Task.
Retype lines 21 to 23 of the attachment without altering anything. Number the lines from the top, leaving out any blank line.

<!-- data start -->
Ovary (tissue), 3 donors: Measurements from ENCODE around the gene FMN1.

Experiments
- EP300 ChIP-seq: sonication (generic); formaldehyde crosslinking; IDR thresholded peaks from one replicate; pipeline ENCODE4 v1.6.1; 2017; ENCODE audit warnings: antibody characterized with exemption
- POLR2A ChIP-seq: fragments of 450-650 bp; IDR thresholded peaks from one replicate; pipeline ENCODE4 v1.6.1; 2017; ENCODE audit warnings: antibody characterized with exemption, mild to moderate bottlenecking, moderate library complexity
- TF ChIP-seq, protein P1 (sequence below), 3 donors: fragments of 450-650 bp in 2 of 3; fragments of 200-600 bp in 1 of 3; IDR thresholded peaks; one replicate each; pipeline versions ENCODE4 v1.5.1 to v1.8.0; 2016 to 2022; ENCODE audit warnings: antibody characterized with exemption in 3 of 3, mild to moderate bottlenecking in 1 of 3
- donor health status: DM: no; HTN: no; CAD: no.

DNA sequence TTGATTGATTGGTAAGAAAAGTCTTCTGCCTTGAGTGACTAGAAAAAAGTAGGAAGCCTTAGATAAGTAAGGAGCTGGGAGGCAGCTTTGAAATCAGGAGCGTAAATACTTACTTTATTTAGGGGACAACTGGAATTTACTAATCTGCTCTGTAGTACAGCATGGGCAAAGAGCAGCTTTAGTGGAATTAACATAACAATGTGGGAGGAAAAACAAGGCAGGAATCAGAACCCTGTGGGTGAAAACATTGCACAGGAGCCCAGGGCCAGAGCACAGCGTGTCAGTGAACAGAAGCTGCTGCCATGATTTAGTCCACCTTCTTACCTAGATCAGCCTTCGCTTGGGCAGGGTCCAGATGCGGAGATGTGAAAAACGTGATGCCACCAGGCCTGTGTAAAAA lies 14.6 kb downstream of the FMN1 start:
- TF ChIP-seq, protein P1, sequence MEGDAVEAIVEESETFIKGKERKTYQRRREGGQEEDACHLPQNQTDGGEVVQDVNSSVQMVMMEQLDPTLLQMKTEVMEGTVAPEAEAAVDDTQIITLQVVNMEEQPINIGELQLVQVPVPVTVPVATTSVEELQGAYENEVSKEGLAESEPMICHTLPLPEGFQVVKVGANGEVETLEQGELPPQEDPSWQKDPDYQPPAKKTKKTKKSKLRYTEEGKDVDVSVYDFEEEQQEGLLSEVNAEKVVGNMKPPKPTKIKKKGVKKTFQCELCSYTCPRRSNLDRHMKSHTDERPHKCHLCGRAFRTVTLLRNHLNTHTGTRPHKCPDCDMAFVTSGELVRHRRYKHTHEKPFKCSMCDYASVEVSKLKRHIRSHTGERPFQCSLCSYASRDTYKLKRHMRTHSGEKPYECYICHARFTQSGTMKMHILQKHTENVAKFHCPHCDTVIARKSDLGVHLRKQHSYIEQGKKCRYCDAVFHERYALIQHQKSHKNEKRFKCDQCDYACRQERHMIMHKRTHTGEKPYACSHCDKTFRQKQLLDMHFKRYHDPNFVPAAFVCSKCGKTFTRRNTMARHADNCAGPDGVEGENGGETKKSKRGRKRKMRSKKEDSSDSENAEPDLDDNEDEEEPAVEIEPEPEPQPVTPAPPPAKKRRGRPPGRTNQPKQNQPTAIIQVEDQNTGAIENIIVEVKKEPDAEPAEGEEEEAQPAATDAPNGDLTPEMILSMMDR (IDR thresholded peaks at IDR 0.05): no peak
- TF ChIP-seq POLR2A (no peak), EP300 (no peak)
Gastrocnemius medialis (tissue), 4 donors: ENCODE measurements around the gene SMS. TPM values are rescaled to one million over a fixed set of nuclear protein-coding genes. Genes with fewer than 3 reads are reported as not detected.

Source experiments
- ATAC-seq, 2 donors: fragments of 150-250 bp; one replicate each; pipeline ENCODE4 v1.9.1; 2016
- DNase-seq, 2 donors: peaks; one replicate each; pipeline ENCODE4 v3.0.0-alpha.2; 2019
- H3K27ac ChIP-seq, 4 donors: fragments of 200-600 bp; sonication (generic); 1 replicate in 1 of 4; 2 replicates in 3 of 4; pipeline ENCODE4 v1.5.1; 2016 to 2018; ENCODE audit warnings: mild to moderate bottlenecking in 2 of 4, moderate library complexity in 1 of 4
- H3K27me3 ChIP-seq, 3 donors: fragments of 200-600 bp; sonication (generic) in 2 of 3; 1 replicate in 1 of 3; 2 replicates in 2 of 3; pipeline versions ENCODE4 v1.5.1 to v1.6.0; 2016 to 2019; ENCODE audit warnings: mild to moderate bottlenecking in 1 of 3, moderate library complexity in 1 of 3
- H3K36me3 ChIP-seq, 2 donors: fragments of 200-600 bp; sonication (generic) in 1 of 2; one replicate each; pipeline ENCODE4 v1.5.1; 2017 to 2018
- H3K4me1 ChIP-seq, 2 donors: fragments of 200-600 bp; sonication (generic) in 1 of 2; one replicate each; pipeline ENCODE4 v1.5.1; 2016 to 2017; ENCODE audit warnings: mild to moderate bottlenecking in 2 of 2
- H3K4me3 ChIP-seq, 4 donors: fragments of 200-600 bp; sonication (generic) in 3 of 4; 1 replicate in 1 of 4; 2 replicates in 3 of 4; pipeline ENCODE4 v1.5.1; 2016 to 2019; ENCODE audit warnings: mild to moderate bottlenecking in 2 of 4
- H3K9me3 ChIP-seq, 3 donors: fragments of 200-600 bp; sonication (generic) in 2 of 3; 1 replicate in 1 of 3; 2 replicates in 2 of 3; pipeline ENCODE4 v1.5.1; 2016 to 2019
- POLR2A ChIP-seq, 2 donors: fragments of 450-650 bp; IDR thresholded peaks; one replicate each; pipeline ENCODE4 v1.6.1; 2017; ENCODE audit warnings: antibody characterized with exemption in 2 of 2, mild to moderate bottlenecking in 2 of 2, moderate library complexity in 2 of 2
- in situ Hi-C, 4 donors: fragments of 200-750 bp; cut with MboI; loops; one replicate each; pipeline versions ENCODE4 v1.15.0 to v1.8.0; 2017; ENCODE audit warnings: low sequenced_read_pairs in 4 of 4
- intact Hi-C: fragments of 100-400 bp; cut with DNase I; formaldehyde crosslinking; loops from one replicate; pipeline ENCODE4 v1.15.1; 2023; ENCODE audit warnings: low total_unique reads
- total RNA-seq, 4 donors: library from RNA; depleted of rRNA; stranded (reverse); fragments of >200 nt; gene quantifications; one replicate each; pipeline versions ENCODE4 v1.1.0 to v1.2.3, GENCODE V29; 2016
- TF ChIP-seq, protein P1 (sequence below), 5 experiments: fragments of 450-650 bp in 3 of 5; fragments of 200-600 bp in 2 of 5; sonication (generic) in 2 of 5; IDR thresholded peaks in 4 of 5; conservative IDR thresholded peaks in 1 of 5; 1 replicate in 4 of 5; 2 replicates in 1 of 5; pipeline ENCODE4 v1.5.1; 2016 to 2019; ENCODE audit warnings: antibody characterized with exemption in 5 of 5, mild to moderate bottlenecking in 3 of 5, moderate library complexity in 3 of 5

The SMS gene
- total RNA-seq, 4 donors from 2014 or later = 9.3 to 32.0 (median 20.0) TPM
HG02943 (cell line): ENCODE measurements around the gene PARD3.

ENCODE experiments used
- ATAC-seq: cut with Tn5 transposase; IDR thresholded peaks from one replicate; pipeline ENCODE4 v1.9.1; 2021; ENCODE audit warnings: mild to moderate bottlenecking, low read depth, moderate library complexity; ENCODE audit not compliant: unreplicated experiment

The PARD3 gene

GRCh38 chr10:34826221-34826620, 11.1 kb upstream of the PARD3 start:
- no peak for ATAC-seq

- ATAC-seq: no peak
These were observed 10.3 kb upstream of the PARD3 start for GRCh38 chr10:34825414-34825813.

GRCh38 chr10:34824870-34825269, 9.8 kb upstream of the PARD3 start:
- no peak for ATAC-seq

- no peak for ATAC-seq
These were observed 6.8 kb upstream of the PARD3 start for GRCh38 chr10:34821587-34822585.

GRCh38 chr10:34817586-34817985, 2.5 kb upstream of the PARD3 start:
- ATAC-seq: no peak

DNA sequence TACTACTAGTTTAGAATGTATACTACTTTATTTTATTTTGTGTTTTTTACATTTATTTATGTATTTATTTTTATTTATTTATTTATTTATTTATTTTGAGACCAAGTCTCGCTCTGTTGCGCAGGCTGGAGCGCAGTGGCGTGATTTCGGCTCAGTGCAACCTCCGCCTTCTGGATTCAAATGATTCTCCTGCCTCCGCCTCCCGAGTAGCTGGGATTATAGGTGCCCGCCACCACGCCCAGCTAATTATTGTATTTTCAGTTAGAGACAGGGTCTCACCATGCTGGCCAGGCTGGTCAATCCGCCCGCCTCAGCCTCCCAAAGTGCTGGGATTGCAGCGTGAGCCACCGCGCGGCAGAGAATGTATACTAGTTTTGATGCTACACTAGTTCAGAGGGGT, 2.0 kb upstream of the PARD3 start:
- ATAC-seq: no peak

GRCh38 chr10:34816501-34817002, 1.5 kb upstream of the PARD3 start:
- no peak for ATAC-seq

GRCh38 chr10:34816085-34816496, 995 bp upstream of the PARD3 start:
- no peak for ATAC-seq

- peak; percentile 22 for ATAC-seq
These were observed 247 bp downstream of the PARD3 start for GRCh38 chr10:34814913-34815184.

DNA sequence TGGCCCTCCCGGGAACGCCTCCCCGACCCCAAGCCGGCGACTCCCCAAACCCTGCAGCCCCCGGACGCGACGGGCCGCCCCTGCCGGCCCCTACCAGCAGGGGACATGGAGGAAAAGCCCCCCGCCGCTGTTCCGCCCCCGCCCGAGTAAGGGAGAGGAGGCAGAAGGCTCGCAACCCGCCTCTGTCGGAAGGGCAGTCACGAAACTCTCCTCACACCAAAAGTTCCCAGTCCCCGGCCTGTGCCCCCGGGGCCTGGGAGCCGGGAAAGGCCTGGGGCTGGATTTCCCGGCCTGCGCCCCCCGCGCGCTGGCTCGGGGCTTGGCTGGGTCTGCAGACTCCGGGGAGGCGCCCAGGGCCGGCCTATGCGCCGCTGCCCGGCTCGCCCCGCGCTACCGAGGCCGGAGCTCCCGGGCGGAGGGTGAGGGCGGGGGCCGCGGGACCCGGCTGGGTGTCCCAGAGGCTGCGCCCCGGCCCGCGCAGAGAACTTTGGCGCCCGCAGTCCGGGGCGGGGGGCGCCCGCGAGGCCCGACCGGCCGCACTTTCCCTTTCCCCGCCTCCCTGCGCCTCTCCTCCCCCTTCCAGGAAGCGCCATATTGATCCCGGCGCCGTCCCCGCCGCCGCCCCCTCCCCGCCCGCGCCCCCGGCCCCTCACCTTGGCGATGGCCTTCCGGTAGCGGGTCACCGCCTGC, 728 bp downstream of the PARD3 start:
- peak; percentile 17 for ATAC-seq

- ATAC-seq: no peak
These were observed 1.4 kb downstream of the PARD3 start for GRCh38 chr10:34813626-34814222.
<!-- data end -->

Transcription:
- in situ Hi-C, 4 donors: fragments of 200-750 bp; cut with MboI; loops; one replicate each; pipeline versions ENCODE4 v1.15.0 to v1.8.0; 2017; ENCODE audit warnings: low sequenced_read_pairs in 4 of 4
- intact Hi-C: fragments of 100-400 bp; cut with DNase I; formaldehyde crosslinking; loops from one replicate; pipeline ENCODE4 v1.15.1; 2023; ENCODE audit warnings: low total_unique reads
- total RNA-seq, 4 donors: library from RNA; depleted of rRNA; stranded (reverse); fragments of >200 nt; gene quantifications; one replicate each; pipeline versions ENCODE4 v1.1.0 to v1.2.3, GENCODE V29; 2016